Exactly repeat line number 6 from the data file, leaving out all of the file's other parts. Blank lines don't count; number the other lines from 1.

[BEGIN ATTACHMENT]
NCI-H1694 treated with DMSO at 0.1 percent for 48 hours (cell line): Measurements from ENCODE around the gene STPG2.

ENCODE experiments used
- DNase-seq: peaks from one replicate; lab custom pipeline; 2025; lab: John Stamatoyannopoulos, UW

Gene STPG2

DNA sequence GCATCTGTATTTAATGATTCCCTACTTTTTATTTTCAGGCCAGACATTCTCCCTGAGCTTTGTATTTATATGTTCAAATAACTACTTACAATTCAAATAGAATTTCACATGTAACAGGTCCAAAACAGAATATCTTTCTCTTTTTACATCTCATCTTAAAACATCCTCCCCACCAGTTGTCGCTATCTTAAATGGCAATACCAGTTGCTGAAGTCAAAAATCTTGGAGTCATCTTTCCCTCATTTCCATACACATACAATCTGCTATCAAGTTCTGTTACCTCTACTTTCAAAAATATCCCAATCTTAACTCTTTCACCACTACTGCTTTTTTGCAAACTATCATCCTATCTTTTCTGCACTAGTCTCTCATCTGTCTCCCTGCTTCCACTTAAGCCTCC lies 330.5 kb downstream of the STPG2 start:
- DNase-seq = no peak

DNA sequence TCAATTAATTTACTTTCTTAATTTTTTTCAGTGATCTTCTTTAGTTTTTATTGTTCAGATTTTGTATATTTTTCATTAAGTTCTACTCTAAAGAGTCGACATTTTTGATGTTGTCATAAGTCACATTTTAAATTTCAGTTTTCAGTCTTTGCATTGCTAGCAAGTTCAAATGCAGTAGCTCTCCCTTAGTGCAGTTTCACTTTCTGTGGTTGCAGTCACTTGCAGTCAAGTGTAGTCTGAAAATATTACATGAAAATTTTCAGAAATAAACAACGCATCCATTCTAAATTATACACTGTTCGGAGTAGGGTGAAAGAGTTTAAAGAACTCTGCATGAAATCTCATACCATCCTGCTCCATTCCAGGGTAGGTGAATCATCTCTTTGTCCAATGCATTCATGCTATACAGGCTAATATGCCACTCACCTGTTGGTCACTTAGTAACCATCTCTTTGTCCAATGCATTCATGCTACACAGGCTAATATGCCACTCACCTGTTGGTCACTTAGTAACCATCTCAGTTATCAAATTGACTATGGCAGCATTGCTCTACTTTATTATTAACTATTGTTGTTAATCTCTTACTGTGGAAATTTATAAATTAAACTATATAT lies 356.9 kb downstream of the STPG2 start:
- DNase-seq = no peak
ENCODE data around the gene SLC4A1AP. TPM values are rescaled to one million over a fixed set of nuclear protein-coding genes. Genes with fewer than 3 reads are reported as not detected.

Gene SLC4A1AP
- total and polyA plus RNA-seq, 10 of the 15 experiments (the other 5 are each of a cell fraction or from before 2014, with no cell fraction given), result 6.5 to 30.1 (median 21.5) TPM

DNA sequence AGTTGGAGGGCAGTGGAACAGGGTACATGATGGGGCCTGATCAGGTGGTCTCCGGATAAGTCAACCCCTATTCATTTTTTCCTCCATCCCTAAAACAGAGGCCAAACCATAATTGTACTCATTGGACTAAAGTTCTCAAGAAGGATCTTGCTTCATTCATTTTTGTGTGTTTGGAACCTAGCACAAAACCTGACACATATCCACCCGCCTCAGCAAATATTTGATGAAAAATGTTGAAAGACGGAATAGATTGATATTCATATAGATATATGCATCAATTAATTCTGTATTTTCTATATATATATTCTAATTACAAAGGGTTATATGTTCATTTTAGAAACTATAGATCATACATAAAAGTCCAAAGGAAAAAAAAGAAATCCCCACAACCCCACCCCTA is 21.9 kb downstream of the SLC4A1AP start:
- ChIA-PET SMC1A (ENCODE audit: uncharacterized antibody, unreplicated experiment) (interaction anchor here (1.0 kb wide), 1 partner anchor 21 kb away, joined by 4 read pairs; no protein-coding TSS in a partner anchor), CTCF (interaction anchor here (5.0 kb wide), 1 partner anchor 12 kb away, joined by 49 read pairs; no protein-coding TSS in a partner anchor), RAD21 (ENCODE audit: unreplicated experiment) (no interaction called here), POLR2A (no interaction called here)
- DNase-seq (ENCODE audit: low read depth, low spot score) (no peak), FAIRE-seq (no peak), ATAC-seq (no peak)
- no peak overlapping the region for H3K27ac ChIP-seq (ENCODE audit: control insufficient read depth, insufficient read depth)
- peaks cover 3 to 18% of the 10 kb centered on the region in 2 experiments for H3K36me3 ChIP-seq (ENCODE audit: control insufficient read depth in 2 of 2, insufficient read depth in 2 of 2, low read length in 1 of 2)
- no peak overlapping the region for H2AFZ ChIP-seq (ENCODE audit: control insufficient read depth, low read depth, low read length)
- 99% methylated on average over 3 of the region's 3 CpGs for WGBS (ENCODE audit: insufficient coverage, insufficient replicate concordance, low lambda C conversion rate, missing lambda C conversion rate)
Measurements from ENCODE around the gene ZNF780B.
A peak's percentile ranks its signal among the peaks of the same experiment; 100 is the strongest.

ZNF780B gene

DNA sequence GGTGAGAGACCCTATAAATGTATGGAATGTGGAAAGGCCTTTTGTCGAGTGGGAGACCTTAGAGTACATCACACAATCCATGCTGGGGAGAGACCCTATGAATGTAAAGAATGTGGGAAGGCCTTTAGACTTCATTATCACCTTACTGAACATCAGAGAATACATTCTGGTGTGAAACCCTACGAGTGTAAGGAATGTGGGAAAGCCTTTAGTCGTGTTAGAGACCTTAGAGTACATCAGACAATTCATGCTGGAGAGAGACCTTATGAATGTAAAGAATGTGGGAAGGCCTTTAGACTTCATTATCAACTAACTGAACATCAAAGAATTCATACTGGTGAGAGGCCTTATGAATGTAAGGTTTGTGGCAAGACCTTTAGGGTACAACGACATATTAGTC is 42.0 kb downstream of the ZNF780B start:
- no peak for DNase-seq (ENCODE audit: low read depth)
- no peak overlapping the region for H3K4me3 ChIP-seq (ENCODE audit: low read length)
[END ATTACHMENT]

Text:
- DNase-seq = no peak